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Posted: 29th April 2021

Tougher animal cruelty sentences under new law
The RSPCA hailed the move as a 'huge step forward for animal welfare in the UK'.

The Animal Welfare (Sentencing) Bill has passed its final reading in Parliament.

Maximum prison sentences for animal cruelty will increase from six months to five years under new legislation set to be given Royal Assent today (29 April).

On Wednesday (28 April), The Animal Welfare (Sentencing) Bill passed its final reading in Parliament and will now be delivered to the Queen for her approval before passing into law.  

The Bill, expected to come into force later this year, will give courts the flexibility to impose tougher sentences for the worst animal abusers.

It will bring England and Wales in line with Scotland and Northern Ireland, where convicted animal abusers can be imprisoned for up to five years. 

Animal welfare campaigners and charities have long called for tougher prison sentences for cruelty cases. RSPCA chief executive Chris Sherwood hailed the news as a ‘huge step forward for animal welfare in the UK’:

“Tougher sentences will act as a stronger deterrent to potential animal abusers and will help us in our aim to cancel out animal cruelty once and for all,” he said. "This reform is long overdue - for many years, the most violent and horrific abuse and cruelty received a maximum penalty of just a few months.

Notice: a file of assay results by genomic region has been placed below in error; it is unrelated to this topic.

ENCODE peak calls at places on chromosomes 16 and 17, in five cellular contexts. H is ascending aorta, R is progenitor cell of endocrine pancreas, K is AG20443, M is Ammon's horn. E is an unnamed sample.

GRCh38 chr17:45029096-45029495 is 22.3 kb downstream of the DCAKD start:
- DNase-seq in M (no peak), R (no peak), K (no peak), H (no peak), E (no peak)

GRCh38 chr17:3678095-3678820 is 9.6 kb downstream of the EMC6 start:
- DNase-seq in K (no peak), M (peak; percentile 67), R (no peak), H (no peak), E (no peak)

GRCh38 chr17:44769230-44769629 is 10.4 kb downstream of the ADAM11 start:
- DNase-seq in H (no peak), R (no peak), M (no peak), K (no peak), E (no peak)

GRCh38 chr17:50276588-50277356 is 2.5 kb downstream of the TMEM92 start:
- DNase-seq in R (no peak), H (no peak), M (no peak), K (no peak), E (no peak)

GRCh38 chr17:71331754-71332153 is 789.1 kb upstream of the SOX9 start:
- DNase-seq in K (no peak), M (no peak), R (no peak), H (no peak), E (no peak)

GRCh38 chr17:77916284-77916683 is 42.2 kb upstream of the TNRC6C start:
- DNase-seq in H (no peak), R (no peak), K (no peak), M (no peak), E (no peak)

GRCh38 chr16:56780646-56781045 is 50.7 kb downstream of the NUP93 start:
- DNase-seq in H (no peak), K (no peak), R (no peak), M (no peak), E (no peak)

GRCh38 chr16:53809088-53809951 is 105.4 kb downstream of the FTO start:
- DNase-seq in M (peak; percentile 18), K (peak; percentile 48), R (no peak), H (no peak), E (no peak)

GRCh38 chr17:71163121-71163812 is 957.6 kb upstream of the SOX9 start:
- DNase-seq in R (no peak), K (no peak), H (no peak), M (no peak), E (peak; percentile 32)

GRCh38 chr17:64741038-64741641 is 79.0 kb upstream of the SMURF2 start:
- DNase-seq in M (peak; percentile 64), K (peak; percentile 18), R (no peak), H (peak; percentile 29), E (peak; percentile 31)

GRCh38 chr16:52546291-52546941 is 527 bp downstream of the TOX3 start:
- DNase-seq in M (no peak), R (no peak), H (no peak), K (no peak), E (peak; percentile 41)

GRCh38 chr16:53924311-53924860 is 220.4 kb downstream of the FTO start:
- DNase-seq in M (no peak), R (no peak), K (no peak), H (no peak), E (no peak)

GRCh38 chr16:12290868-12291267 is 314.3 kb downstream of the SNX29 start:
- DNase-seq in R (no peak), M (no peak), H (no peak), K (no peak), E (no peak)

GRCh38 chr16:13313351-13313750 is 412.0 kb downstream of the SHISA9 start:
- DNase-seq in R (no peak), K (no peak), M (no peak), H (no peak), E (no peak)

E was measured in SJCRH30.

"We're proud to have some of the best standards of animal welfare in the world, but custodial sentences have long been letting us down."

In 2017, the UK government pledged to reform the maximum sentence for those prosecuted under the Animal Welfare Act. The Bill received support from cross-party politicians and was brought forward by MP Chris Loder as a Private Members' Bill in June 2019. 

MP Chris Loder said: “HM The Queen has signed my Bill into law. Those who are cruel to animals can now go to prison for five years. It has taken years of hard work to realise this - thank you to all involved. The campaign for our animals continues. Banning live exports and non-stunned slaughter next.”

Dr Ed Hayes, head of policy and public Affairs at The Kennel Club, also welcomed the news:

“We are pleased to see that The Animal Welfare (Sentencing) Act is set to become law and welcome this as a major step forward for dog welfare in this country,” he said. “Animal cruelty is an abhorrent offence and for far too long available sentencing powers have simply not reflected the impact of these despicable crimes."

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